This article originally appeared in Food in Canada and is republished with the permission of the publisher.

A radical shift in the way food is permitted to be marketed to children is currently in the works in Canada. In a news release published on Oct. 24, 2016, Minister of Health Jane Philpott announced that Health Canada intends to use “every tool at its disposal — legislation, regulation, guidance and education” to achieve its multi-year Healthy Eating Strategy, which includes commitments related to marketing to children.

This change is by no means without warning. In Prime Minister Justin Trudeau’s mandate letter to Minister Philpott, he specifically identified that a top priority was to introduce new restrictions on the commercial marketing of unhealthy food and beverages to children, similar to those now in place in Quebec.

What this means to consumers and industry is still unclear. The publication of the news release also marked the launch of Health Canada’s consultations with Canadians, which closed on Dec. 8, 2016. These consultations were aimed at getting input and feedback from the public and stakeholders on a proposed approach before new restrictions are implemented.

The marketing of food to children is so ubiquitous that you would be hard-pressed to find anyone — from a baby boomer to a millennial — who is unable to recall a jingle, cartoon character, or promotional toy-with-purchase associated with their favourite childhood treat. But what may be nostalgia for some has translated into big business for others.

Health Canada indicates six out of 10 adults are overweight and one-third of youth are overweight or obese. Indeed, the annual economic burden of obesity in Canada is estimated in the billions of dollars. Clearly, Health Canada aims to nip these bad eating habits in the bud, by restricting marketers’ access to younger audiences, potentially preventing them from developing the poor eating habits of their parents’ generation.

Although the exact nature of the proposed amendments is still unclear, we know that Quebec was cited as being a guiding example of what is envisioned for these federal changes. Currently in Quebec, commercial advertising of products or services to children under the age of 13 is prohibited by the provincial Consumer Protection Act. The specific rules applicable to children’s advertising in Quebec are complex, but there are certain prescribed forms of advertising to children that are permitted, such as store windows, displays, containers, wrappings, or labels, provided certain rules are followed.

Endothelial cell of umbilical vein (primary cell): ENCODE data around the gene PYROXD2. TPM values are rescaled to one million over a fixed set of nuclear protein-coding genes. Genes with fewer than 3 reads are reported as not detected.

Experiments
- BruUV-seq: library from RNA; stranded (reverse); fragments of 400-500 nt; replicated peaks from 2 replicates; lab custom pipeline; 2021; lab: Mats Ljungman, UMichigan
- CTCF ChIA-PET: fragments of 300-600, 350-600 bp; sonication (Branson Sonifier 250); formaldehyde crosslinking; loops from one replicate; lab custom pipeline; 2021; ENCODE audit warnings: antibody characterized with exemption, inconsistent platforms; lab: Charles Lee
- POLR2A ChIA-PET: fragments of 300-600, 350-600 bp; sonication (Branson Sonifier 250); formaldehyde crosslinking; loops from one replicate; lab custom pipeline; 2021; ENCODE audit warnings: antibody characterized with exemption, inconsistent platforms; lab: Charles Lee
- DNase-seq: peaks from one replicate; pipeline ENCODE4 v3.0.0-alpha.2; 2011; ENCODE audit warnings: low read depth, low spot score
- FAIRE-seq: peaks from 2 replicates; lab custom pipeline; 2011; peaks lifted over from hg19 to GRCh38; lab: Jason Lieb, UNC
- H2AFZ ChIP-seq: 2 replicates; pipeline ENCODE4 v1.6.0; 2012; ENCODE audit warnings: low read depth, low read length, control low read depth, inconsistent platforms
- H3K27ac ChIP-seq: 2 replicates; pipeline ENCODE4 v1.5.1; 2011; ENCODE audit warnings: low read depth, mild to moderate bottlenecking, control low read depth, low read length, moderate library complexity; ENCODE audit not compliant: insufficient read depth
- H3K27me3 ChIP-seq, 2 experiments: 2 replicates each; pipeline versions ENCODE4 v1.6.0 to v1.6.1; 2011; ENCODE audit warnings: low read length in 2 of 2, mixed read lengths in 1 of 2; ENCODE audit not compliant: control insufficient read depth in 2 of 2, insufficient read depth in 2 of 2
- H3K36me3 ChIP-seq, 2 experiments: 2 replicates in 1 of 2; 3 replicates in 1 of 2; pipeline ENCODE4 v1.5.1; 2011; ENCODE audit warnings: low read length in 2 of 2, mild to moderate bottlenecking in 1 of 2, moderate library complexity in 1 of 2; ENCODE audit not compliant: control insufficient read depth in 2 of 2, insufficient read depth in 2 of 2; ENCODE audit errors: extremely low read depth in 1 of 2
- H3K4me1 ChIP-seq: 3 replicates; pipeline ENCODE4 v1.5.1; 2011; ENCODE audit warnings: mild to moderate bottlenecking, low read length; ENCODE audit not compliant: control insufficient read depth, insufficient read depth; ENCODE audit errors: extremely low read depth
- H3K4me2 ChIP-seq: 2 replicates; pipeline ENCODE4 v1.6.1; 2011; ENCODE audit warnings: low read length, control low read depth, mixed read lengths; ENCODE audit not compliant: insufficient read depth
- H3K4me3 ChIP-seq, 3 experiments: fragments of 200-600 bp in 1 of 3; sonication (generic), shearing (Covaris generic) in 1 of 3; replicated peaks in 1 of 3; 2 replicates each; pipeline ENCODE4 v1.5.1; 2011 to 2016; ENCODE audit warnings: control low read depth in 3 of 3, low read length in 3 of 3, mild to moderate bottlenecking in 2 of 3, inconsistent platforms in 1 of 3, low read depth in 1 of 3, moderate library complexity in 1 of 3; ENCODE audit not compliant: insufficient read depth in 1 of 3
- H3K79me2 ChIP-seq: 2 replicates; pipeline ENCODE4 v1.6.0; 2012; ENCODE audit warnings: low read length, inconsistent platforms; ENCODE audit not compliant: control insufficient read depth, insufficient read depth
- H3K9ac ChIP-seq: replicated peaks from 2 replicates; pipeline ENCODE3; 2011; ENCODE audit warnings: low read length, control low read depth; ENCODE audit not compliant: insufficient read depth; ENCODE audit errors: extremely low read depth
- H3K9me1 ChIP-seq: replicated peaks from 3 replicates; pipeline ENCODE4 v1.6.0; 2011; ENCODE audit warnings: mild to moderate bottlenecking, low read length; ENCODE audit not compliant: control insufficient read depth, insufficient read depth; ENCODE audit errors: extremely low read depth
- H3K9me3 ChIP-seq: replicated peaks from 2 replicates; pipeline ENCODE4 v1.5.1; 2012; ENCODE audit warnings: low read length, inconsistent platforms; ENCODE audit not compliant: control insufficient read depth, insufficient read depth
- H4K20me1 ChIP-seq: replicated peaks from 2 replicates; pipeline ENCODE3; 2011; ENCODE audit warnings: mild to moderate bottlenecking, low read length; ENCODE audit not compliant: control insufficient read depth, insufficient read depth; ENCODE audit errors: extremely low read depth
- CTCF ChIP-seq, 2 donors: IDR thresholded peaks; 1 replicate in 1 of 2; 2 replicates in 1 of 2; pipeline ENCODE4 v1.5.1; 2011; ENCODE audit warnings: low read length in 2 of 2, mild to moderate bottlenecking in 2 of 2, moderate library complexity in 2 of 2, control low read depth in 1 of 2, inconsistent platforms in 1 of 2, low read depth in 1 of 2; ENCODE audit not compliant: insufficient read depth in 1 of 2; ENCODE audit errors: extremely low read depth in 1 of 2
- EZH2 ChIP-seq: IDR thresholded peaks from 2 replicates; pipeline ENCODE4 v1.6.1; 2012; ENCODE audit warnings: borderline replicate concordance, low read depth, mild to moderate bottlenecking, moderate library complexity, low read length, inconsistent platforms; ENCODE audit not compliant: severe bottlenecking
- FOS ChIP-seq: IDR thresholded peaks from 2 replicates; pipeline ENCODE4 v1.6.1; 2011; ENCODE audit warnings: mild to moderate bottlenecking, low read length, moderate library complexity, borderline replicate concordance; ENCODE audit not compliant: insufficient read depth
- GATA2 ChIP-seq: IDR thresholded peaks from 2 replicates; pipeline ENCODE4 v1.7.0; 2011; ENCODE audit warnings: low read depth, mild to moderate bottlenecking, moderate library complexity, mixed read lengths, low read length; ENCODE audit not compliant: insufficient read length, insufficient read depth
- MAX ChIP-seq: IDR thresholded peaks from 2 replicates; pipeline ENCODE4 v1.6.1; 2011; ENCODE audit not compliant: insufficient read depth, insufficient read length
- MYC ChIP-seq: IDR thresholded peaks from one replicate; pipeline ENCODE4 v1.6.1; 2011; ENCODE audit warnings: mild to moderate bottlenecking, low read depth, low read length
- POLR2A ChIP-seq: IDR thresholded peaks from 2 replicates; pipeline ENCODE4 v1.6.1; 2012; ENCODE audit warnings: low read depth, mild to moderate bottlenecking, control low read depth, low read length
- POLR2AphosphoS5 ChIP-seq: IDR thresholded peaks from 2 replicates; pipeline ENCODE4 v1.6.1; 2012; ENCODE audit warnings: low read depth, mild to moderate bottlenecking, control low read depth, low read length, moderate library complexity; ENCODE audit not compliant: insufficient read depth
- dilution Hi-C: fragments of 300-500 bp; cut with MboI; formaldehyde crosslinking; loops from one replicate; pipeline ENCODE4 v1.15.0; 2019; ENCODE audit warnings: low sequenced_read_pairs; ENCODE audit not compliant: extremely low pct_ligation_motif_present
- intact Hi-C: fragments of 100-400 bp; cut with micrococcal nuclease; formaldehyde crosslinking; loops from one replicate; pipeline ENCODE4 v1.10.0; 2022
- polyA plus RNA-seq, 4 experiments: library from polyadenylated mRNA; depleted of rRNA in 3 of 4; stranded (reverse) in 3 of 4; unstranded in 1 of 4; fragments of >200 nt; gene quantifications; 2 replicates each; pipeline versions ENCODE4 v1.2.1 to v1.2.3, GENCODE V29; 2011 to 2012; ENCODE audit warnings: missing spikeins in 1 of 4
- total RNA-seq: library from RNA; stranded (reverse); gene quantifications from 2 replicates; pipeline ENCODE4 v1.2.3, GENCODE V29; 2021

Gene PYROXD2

Muddying the waters further is Private Member’s Bill S-228, “An Act to amend the Food and Drugs Act (prohibiting food and beverage marketing directed at children),” tabled by Senator Nancy Greene Raine in September. This proposed bill goes even further than the Quebec legislation and includes prohibitions on labelling and packaging. Additionally, this proposed legislation would prevent the promotion of food by means of a testimonial or an endorsement in a manner that is directed primarily at children, and the depiction of a person, character or animal, whether real or fictional, would be considered to be such a testimonial or an endorsement. Moreover, no person would be allowed to provide, in exchange for the purchase of a food, any direct or indirect consideration that is intended primarily for children under these proposed laws. Health Canada has indicated that it is reviewing Bill S-228 to determine how it lines up with the government’s approach to this issue.

Where exactly the new legislation will land is still up in the air. We expect more information to become available regarding these regulatory changes once Health Canada completes its compilation of the comments received during the consultation period. In the meantime, we would recommend holding onto all kids’ meals toys from future fast-food chain visits, as those may one day be relics of the past.